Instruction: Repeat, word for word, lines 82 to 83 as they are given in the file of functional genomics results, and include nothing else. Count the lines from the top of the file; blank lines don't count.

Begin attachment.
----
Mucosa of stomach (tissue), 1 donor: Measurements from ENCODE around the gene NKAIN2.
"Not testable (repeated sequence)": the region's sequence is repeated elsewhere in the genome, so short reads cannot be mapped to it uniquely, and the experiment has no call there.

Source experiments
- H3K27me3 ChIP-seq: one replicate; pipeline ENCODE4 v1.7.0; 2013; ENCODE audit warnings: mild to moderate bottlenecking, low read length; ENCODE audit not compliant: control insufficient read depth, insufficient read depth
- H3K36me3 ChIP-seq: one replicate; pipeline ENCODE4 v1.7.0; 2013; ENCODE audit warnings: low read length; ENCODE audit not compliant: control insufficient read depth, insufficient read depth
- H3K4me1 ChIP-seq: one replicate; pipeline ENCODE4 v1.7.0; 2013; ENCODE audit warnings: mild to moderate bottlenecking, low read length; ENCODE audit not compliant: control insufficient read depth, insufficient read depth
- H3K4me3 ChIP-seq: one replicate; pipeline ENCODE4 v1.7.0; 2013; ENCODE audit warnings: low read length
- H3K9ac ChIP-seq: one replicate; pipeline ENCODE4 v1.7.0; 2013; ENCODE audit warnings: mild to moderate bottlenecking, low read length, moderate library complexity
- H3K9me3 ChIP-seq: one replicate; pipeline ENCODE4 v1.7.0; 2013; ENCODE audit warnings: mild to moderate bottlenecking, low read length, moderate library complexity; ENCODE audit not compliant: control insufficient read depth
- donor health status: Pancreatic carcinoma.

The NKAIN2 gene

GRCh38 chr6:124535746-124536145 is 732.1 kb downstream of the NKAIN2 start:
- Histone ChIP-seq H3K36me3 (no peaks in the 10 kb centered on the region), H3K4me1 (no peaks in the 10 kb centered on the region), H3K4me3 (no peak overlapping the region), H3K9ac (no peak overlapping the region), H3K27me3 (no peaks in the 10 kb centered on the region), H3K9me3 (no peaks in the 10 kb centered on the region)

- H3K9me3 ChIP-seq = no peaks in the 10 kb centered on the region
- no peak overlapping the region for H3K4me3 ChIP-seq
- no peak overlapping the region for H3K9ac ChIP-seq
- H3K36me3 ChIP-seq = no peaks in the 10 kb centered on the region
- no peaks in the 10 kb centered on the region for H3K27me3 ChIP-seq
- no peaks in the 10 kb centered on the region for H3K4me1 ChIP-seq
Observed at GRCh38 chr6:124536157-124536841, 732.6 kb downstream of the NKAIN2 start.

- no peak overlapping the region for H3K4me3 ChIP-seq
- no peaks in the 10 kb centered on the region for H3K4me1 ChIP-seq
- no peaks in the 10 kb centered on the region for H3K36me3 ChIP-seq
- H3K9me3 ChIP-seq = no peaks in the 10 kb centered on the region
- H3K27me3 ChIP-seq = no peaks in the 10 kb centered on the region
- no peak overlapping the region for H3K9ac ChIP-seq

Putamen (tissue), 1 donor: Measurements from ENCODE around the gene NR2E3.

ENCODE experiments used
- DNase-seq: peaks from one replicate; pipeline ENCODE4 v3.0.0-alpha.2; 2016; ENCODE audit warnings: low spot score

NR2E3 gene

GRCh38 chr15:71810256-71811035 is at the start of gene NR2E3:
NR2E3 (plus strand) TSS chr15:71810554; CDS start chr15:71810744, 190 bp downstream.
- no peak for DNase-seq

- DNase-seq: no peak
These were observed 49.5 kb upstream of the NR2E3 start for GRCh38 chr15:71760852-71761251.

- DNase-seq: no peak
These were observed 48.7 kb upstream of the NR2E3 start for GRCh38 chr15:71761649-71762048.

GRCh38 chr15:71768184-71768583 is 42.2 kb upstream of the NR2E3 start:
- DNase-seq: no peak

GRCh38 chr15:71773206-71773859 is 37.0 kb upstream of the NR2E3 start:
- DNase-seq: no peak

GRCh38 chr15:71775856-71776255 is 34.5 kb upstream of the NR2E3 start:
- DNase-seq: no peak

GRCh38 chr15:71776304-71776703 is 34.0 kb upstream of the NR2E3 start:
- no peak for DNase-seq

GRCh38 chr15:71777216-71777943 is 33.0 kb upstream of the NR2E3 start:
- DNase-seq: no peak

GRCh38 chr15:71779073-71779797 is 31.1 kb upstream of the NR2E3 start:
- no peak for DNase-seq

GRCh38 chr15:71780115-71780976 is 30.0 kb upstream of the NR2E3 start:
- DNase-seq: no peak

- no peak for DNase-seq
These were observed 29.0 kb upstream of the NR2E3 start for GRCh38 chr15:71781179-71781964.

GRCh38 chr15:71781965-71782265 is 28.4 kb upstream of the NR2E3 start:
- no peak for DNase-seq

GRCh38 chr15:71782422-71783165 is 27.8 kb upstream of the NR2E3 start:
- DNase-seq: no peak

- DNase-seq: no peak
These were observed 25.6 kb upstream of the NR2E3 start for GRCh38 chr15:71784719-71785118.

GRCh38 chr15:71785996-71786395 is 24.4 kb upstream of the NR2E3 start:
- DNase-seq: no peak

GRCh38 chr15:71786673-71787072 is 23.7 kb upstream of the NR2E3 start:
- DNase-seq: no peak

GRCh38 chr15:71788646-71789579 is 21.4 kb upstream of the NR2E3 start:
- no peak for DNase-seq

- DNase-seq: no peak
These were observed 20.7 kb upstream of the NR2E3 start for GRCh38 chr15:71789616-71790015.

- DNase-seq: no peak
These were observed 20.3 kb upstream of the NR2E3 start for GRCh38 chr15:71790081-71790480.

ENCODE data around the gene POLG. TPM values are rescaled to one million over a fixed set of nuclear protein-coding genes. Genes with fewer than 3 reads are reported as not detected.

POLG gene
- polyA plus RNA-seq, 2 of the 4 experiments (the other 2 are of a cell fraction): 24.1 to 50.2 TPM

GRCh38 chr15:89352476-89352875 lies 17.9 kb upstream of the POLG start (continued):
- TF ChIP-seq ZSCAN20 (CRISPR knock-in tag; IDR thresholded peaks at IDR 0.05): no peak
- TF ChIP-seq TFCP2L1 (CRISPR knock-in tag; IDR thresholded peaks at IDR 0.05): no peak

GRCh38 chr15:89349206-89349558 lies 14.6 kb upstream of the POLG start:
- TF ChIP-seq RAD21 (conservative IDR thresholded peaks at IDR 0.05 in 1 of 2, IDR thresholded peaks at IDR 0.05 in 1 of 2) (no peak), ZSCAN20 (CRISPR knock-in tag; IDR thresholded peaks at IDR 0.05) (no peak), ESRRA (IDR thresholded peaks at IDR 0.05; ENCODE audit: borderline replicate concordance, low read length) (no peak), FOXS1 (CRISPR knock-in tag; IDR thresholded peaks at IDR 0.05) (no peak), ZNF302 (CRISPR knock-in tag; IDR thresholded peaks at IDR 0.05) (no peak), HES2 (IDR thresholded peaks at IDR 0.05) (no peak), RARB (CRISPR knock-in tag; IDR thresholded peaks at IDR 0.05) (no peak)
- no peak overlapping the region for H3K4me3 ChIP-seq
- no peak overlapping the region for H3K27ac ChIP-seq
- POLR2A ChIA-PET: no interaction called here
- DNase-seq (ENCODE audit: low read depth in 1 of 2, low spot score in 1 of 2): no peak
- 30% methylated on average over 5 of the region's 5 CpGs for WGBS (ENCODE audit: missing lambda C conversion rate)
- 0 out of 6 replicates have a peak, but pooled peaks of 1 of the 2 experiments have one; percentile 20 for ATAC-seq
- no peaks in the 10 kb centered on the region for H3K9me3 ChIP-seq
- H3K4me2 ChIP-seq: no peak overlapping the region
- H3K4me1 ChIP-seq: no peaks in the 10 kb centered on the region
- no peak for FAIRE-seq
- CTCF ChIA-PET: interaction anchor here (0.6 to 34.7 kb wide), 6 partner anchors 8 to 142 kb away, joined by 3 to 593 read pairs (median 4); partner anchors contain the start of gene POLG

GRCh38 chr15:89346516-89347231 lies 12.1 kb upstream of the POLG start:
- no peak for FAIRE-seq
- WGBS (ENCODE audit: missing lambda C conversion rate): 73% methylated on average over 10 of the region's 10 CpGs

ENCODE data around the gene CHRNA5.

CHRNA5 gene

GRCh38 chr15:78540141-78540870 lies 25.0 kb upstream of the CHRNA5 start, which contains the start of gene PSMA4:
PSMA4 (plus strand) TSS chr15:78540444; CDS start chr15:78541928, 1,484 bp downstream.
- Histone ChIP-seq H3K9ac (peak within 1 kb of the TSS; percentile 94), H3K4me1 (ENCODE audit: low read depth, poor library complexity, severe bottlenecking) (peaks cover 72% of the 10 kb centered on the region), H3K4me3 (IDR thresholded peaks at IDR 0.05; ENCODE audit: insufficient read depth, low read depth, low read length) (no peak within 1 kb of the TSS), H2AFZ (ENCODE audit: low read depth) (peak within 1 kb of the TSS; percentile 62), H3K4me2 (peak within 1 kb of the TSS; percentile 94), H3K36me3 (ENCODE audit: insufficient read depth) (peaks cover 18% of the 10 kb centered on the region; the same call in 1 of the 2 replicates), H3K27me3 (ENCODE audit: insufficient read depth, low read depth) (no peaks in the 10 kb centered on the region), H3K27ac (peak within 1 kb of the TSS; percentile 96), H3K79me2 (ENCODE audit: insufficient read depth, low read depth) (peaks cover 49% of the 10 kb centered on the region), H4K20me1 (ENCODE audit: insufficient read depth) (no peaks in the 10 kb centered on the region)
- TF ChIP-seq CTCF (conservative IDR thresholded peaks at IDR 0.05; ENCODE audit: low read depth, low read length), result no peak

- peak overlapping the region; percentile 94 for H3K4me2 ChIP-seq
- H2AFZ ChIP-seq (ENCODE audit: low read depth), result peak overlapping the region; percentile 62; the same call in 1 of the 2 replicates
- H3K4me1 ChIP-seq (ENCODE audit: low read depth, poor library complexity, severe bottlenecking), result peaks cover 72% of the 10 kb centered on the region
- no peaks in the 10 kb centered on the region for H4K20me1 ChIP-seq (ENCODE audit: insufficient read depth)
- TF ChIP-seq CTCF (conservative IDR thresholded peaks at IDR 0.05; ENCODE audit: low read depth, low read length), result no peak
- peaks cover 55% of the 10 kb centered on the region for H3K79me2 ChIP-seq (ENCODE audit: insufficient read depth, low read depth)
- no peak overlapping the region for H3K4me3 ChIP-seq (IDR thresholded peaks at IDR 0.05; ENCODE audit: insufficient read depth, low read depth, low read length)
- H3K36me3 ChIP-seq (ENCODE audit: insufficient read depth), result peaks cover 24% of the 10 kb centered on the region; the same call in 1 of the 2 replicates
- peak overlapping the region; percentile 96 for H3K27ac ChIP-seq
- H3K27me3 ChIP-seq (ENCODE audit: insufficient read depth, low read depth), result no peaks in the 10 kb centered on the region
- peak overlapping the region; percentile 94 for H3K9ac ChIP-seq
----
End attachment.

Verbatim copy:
- 30% methylated on average over 5 of the region's 5 CpGs for WGBS (ENCODE audit: missing lambda C conversion rate)
- 0 out of 6 replicates have a peak, but pooled peaks of 1 of the 2 experiments have one; percentile 20 for ATAC-seq